Having examined the girdle of truth and the breastplate of righteousness we now need to look at our footwear.
15 and having shod your feet with the preparation of the gospel of peace; Ephesians 6:15 (NKJV)
In this verse there are two ideas. Our footwear prepares us; it makes us ready to stand in battle. Second, our shoes are made of peace.
While Paul wrote in Greek, he likely thought in Hebrew given his culture and extensive educational background as a Pharisee. The significance is that while we translate the Greek to ‘peace’ in English, the Hebrew word, which carries more meaning, is shalom. To better understand what prepares us, here are some thoughts from a Greek-English dictionary on the meaning of the Greek word peace and a comparison to the Hebrew shalom, which also translates to peace in English.
εἰρήνη eirēnē noun – Peace, harmony, tranquility, health.
When the term was adopted by the Septuagint translators, eirēnē was an inadequate equivalent to the Hebrew shālôm. To have “shalom” in the Old Testament period meant not only to have “peace” as it is understood today; it also meant to feel “healthy” or to be “whole.” “Peace” was a state of well-being. – The Complete Biblical Library Greek-English Dictionary.
If in Paul’s Hebrew thinking he was referring to shalom then what he was saying is, ‘When we live from a state of wellbeing we are ready to stand firm in spiritual battles.’ To further illustrate this, I have a written out prayer that I regularly use as a template when I pray. One reminder I have built in for myself is as follows, ‘Remember, Jesus is never in a hurry, He walks in His Father, I walk in Him. Spirit, soul and body are designed to live in and from a state of repose.’ This serves to remind me of shalom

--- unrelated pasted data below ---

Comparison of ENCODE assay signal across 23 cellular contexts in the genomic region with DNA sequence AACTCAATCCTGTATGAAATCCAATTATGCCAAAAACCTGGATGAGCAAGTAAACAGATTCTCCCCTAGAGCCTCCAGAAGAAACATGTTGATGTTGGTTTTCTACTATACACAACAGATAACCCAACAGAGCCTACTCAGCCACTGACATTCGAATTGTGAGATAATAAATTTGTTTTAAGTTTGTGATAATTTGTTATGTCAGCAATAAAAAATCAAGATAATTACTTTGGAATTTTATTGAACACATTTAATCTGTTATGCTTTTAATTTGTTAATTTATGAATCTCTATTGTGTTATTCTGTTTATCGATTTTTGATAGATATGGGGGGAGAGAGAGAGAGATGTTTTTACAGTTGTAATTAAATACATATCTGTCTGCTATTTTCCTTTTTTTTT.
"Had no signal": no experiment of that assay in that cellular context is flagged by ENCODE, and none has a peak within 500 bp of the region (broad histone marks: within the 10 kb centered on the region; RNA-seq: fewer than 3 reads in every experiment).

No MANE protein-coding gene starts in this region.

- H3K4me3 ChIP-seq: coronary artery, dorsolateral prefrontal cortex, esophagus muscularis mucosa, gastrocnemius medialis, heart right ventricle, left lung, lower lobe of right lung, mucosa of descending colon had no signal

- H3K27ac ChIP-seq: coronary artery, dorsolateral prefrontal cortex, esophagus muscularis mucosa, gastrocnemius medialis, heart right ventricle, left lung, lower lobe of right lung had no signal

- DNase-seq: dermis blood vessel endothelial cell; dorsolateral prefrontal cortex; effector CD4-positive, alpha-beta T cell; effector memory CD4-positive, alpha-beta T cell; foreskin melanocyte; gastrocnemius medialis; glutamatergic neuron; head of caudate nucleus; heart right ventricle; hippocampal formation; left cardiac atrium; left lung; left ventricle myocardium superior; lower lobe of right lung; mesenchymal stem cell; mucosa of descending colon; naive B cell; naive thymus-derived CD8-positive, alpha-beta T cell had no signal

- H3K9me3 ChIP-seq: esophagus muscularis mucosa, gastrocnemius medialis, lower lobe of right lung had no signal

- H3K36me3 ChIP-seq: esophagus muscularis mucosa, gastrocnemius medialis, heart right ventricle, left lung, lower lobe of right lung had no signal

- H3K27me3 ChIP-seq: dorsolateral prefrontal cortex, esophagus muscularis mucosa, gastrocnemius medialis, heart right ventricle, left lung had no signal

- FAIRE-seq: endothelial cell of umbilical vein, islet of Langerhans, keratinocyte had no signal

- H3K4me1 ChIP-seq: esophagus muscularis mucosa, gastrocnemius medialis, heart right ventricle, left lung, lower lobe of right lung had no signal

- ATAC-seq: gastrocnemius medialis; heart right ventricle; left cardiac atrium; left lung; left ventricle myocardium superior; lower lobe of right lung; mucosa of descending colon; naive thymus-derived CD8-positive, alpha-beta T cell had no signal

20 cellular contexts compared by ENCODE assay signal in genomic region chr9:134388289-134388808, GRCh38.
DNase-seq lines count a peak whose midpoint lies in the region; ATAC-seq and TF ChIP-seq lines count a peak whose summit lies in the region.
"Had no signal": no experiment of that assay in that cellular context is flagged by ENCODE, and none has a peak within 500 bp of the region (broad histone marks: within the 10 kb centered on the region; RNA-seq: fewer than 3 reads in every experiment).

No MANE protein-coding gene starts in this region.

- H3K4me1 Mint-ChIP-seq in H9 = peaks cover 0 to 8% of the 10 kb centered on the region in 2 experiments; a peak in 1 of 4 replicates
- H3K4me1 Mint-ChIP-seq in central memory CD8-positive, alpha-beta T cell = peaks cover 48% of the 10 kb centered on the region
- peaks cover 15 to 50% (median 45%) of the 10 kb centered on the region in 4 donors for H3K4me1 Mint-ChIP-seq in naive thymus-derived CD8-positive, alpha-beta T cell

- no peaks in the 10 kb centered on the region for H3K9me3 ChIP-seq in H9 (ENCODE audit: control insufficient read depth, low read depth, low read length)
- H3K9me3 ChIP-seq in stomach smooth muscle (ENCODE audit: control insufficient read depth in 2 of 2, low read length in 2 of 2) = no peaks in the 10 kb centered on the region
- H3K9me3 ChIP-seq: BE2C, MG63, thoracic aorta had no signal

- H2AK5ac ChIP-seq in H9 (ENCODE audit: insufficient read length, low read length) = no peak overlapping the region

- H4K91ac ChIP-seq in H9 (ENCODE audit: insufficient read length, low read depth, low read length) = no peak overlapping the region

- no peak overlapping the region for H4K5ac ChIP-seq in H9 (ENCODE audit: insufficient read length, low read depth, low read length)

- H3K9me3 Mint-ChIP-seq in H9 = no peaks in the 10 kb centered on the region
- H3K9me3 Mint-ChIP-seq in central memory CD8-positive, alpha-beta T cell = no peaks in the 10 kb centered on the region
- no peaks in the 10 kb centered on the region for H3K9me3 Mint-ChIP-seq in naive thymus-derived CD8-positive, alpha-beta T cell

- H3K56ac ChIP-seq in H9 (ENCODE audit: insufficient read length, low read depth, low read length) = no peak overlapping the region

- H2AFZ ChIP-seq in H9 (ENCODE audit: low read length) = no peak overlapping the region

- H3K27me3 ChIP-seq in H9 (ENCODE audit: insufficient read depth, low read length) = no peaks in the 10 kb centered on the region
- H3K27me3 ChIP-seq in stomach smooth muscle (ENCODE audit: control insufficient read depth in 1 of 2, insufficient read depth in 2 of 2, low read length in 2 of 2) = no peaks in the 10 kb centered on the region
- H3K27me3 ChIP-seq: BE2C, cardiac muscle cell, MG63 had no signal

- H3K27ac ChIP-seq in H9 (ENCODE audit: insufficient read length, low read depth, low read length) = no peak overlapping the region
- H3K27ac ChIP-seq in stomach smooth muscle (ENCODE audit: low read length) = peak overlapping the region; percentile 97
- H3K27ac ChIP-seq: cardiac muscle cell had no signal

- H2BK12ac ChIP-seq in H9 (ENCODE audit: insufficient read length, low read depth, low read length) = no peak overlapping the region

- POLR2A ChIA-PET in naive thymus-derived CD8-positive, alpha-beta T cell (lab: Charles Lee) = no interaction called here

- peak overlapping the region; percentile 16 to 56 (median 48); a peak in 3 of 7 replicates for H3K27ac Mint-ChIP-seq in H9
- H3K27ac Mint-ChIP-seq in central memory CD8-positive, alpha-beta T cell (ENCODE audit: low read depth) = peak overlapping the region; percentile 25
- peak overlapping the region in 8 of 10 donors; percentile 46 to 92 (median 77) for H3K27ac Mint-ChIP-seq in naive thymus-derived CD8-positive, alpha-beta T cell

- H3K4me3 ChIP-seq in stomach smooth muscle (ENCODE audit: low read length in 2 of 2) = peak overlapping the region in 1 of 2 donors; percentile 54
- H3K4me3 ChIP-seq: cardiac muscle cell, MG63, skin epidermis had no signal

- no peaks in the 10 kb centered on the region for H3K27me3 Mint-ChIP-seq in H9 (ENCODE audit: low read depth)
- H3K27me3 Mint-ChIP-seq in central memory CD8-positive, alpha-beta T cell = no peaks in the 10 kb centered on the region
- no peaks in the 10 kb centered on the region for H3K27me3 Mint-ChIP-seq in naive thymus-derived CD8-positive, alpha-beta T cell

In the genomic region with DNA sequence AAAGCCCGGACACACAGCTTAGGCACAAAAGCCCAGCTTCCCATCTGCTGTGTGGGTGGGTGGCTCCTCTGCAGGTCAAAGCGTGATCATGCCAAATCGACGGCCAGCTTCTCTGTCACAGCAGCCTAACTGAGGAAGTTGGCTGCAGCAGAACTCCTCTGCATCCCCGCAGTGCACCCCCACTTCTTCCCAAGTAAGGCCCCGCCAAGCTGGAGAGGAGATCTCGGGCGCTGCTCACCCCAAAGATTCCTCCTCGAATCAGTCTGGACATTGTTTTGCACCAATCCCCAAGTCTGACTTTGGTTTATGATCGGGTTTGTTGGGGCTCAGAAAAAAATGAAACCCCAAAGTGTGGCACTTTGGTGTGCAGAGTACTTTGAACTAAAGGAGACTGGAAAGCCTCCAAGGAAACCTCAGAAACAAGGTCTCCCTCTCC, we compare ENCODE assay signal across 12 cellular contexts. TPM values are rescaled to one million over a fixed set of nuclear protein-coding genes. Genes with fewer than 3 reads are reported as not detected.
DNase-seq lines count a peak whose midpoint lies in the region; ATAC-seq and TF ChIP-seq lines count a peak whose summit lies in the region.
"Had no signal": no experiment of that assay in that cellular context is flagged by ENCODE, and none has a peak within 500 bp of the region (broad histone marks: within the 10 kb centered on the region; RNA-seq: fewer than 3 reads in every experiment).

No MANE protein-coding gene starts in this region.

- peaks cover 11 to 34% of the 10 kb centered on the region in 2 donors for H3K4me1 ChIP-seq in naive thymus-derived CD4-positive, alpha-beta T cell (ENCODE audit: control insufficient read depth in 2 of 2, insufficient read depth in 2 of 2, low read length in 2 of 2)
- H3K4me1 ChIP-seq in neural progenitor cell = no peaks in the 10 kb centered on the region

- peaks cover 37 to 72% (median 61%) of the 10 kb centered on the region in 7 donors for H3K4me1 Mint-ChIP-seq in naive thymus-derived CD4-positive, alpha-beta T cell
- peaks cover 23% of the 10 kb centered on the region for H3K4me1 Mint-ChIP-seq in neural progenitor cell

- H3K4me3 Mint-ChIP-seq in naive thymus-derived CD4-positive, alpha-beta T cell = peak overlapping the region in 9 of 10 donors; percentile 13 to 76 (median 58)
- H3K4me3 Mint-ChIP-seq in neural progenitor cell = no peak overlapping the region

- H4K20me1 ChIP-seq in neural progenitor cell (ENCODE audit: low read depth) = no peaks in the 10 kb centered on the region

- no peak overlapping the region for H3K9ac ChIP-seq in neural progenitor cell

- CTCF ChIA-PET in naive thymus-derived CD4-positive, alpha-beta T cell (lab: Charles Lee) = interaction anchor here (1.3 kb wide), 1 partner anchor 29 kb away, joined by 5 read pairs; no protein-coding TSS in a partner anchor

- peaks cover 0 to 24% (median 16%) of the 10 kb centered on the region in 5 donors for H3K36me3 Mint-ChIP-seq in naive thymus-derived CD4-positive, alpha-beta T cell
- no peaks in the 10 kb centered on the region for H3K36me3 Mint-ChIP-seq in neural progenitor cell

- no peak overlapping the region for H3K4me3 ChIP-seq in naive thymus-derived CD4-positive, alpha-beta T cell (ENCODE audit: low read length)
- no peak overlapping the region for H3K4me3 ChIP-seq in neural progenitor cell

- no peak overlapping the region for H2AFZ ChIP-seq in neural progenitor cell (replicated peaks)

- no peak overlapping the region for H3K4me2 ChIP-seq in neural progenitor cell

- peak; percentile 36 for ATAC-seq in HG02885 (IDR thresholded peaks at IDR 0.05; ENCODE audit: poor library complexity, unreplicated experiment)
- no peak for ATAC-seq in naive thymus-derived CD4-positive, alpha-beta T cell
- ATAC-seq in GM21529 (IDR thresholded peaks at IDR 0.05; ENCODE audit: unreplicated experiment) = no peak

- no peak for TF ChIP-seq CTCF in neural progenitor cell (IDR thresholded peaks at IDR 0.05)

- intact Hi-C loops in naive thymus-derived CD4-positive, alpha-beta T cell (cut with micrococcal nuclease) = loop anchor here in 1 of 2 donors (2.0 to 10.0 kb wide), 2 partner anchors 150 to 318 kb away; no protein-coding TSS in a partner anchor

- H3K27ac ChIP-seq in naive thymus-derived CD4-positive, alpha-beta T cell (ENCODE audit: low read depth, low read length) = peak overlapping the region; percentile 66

I fundamentally believe this. Think of Jesus. He laying sleeping in a boat in a raging storm, in an internal and physical state of repose (Matt. 8:23-26). What happened when the disciples awoke Him?
26 But He said to them, “Why are you fearful, O you of little faith?” Then He arose and rebuked the winds and the sea, and there was a great calm. Matthew 8:26 (NKJV)
Notice the last phrase – there was a great calm. Jesus was living out what Paul would speak to in Ephesians 6. Jesus was physically, psychologically and spiritually in shalom and He released what was within Him and it calmed the storm. This is how He calls us to function in spiritual warfare.
We might think only Jesus can do this but I remember Rick Joyner sharing a story that illustrates this point. He was with a friend at an airport near the front of the line, people were tired and angry, the flight was late and it seemed to be overbooked. Just when it seemed things could not get worse two ladies began forcing their way to the front demanding to be put on the plane. Rick said he thought someone was going to punch them. It was then that he said he witnessed a miracle. His friend got everyone’s attention and said, “Excuse me, do you mind if I give these ladies my place in line?” Suddenly peace and calm enveloped the place, Rick and his friend went to the back of the line and everyone was able to get on the plane.
To live in and function out of peace in this way we need to do something. We need to accept that we have this peace in Jesus and apply Paul’s injunctions in Philippians 4:4-9. It means choosing to let go, to stop embracing the things that bring us anxiety and focusing our minds and hearts on things like that which is good, true, pure and right. Paul says the result is peace and that readies us to stand in battle!
So, lets stand firm in the shalom Jesus left us.
27 Peace I leave with you, My peace I give to you; not as the world gives do I give to you. Let not your heart be troubled, neither let it be afraid. John 14:27 (NKJV)